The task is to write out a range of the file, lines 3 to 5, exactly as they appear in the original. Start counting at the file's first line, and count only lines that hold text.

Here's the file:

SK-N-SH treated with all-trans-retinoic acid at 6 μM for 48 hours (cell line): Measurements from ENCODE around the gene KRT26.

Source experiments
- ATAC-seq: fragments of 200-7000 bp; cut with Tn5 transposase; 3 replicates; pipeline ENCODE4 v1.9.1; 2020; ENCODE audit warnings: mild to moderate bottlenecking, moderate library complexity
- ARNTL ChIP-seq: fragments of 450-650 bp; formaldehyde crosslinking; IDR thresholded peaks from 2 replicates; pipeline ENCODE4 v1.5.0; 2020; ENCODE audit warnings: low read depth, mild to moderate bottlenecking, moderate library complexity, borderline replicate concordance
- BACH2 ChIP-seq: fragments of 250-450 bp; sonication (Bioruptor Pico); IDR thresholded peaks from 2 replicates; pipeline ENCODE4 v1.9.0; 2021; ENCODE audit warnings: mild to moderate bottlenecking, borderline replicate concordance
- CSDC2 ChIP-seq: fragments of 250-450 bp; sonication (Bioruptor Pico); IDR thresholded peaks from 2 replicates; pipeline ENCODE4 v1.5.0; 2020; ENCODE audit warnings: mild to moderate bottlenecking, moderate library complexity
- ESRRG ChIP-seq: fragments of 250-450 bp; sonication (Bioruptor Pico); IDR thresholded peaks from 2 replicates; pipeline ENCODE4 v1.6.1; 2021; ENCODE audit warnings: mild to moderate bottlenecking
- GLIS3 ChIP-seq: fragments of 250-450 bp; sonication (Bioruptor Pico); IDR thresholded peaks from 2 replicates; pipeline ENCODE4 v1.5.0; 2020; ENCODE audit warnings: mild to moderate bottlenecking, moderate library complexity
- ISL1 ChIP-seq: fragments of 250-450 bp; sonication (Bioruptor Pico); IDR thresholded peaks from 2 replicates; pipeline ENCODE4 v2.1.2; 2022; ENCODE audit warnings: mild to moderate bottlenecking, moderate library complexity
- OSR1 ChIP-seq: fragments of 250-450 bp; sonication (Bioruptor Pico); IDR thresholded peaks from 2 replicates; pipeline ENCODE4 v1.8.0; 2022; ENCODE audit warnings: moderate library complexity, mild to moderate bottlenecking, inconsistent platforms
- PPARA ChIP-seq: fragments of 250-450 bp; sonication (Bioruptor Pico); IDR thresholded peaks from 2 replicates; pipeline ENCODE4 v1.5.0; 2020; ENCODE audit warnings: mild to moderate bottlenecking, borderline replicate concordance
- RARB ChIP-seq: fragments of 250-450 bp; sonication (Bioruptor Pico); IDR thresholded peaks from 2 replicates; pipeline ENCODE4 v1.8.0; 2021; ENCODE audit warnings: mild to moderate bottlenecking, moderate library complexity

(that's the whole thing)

- ATAC-seq: fragments of 200-7000 bp; cut with Tn5 transposase; 3 replicates; pipeline ENCODE4 v1.9.1; 2020; ENCODE audit warnings: mild to moderate bottlenecking, moderate library complexity
- ARNTL ChIP-seq: fragments of 450-650 bp; formaldehyde crosslinking; IDR thresholded peaks from 2 replicates; pipeline ENCODE4 v1.5.0; 2020; ENCODE audit warnings: low read depth, mild to moderate bottlenecking, moderate library complexity, borderline replicate concordance
- BACH2 ChIP-seq: fragments of 250-450 bp; sonication (Bioruptor Pico); IDR thresholded peaks from 2 replicates; pipeline ENCODE4 v1.9.0; 2021; ENCODE audit warnings: mild to moderate bottlenecking, borderline replicate concordance